By Chidiebere Nwobodo Chidiebere
According to Wikipedia, the consumer is the person who pays to consume goods and services produced. As an individual, he plays a vital role in the economic system of any nation.
The consumer also constitutes a strategic part of the distribution chain in the overall economy. He is the end of production cum distribution network. There cannot be producers or service providers without him. Every buoyant economy rises and falls on the actions and reactions of the consumer.
Narrowing it down to the telecommunications sector, especially as it affects Nigeria, consumption is one of the major factors propelling the growth of the telecommunications industry. Nigerian subscribers, numbering about 154 million, dominate the African telecommunications landscape. They provide the revenue that Mobile Network Operators need to keep moving. Yet, they do not get the best satisfaction when it comes to services. In 2015, Nigerian telecom subscribers coughed out a whopping sum of $5.6bn, which was spent on telecommunications services alone. In 2016, it was increased by another $1bn, thereby making it a total of $6.6bn.
After a long period of neglect and exploitation, finally the subscribers have got the attention of the telecommunications regulatory agency-the Nigerian Communications Commission. On March 15, 2017, the Commission historically declared 2017 as a year set aside to focus on the warfare of Nigerian subscribers. The essence of the declaration is to highlight the plight of the consumers, as regards poor quality of services, being rendered to them by the MNOs and proffer solutions to them. Unsolicited messages, illegal deductions from consumers’ credit, infuriating menace of robotic calls, poor quality of service, charges for unrequested services like caller tunes, call drops, unfriendly internet data plan packages, and so on; have become excruciating pains cum challenges on the part of subscribers.
The declaration will go a long way to restore the confidence of telecom subscribers in the ability of the Commission to protect its rights and privileges, which is in line with the mandate of the Consumer Affairs Bureau of the NCC.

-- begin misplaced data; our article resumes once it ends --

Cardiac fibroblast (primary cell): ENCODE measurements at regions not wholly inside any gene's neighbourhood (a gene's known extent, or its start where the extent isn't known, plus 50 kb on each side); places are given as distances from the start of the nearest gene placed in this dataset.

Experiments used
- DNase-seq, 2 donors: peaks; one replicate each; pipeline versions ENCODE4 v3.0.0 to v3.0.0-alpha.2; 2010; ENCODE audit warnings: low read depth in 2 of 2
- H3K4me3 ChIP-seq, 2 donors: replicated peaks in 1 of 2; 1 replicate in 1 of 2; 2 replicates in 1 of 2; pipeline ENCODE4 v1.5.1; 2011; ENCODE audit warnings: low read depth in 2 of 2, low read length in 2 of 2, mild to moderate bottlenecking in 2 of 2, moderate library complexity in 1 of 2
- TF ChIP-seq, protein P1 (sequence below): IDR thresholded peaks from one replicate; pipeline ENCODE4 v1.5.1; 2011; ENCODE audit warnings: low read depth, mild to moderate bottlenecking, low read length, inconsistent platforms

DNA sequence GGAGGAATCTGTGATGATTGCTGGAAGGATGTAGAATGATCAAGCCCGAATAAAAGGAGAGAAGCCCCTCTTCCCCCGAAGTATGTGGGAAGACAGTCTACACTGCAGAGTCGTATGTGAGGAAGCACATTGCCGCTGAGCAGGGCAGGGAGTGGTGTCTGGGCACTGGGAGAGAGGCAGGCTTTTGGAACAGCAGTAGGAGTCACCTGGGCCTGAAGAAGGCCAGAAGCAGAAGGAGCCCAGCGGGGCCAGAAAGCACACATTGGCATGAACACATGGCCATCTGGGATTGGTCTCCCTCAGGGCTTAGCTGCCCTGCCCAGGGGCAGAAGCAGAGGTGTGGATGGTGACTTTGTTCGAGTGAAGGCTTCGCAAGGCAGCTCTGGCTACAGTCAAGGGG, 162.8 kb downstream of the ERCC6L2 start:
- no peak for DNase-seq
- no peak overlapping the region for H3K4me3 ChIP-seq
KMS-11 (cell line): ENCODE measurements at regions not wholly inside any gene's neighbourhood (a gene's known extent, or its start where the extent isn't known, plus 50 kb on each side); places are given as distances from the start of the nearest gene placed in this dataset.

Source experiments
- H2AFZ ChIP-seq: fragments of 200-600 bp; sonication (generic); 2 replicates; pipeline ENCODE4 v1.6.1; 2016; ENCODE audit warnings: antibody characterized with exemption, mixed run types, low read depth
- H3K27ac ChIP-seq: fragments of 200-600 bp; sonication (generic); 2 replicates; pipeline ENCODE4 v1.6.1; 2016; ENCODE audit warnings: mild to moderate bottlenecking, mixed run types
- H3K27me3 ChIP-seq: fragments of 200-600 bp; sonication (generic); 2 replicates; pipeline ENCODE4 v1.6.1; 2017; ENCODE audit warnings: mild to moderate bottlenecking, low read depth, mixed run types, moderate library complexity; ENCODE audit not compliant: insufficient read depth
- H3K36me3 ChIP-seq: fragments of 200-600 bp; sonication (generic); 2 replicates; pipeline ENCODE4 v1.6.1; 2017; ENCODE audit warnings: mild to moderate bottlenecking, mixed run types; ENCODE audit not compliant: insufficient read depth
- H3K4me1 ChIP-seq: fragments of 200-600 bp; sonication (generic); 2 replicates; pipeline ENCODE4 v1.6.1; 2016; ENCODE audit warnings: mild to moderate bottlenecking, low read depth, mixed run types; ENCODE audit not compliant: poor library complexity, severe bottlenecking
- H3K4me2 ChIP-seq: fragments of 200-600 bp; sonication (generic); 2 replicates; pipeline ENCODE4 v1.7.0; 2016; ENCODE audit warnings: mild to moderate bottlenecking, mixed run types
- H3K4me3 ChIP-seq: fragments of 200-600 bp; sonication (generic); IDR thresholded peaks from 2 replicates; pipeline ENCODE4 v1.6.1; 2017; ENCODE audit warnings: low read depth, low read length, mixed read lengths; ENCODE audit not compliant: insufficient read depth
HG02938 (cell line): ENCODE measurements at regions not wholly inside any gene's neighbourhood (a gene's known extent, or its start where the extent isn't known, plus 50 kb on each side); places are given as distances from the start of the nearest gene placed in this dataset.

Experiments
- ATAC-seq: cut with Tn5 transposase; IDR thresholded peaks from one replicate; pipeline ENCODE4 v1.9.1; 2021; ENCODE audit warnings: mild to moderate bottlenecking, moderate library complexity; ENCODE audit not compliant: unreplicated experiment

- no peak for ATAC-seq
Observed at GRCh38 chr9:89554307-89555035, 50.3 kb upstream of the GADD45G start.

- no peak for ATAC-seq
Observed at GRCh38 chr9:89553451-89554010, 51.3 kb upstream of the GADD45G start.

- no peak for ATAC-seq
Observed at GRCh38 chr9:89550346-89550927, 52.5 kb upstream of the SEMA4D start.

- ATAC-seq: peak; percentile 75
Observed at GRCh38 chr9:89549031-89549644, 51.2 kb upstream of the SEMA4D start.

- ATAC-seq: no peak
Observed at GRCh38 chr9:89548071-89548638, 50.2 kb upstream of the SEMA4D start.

Some of the MNOs, no doubt, have defaulted on their primary responsibility, which is to provide qualitative telecommunications services to consumers. The poor network coverage has remained a recurring decimal in the industry. Even when the NCC has provided a Do-Not-Disturb code to enable consumers control the menace of unsolicited messages, by sending it to 2442, it is yet to abate. Exorbitant charges for services not rendered, or requested, has been a small piece of bone in the throats of many telecom subscribers. A situation in which MNOs impose unsolicited caller tunes on the consumers and still deduct money from them, as fees for these tunes, leaves much to be desired.
Inadequate telecom infrastructure, especially in the rural areas, has contributed immensely to poor network coverage. Apart from making complaints via the NCC’s designated line of 622, telecom consumers on the street want a system put in place by the NCC that automatically reverses unjustifiable deductions made on their airtime, without having to embark on bureaucratic voyage of reporting to the Consumer Affairs Bureau of the NCC or Complaint Commission. The banking sector model, where Automated Teller Machines immediately reverses unpaid debt alert, should be emulated in the telecommunications sector, as part of regulatory measures put in place to protect subscribers.
Realistically, how many telecom subscribers will start calling the NCC’s complaint line of 622 because their Network Operators short-changed them? How many of them will have the patience to keep dialing 622 anytime a Network Operator cheats them of N20? How many of the telecom consumers are observant or literate enough to know when they have been exploited? What will a subscriber do if, at the end of the month, he has not been able to exhaust his one-month data plan due to poor quality of internet services and the hosting NO insists that he recharges his data plan before the remaining data rolls over? What stops the Network Service Providers from rolling over subscriptions to the next month, especially any period there is epileptic internet service? These are thought provoking questions racing through the minds of many subscribers.
A few weeks ago, the NCC summoned the Mobile Network Operators to a meeting and the riot act was read to them on the importance of improving the quality of service. As much as I will commend the NCC for the bold step, I want to advocate something more self-sustaining than what is obtainable now. The NCC does not have to compel MNOs all the time to maintain quality of service in the industry by imposing fines on them or mandating them to refund certain amount to telecom consumers via airtime. There should be a system that automatically blocks unsolicited messages from reaching the subscriber without him sending codes to designated lines. The proposed electronic system should compensate telecom consumers with airtime, for example, anytime N50 is deducted for unrequested caller tunes. The system should automatically roll over data subscription plan any month that a particular Network Operators falls below 60 per cent performance, as regards provision of internet services.
Chidiebere Nwobodo Chidiebere is a Public Affairs Analyst.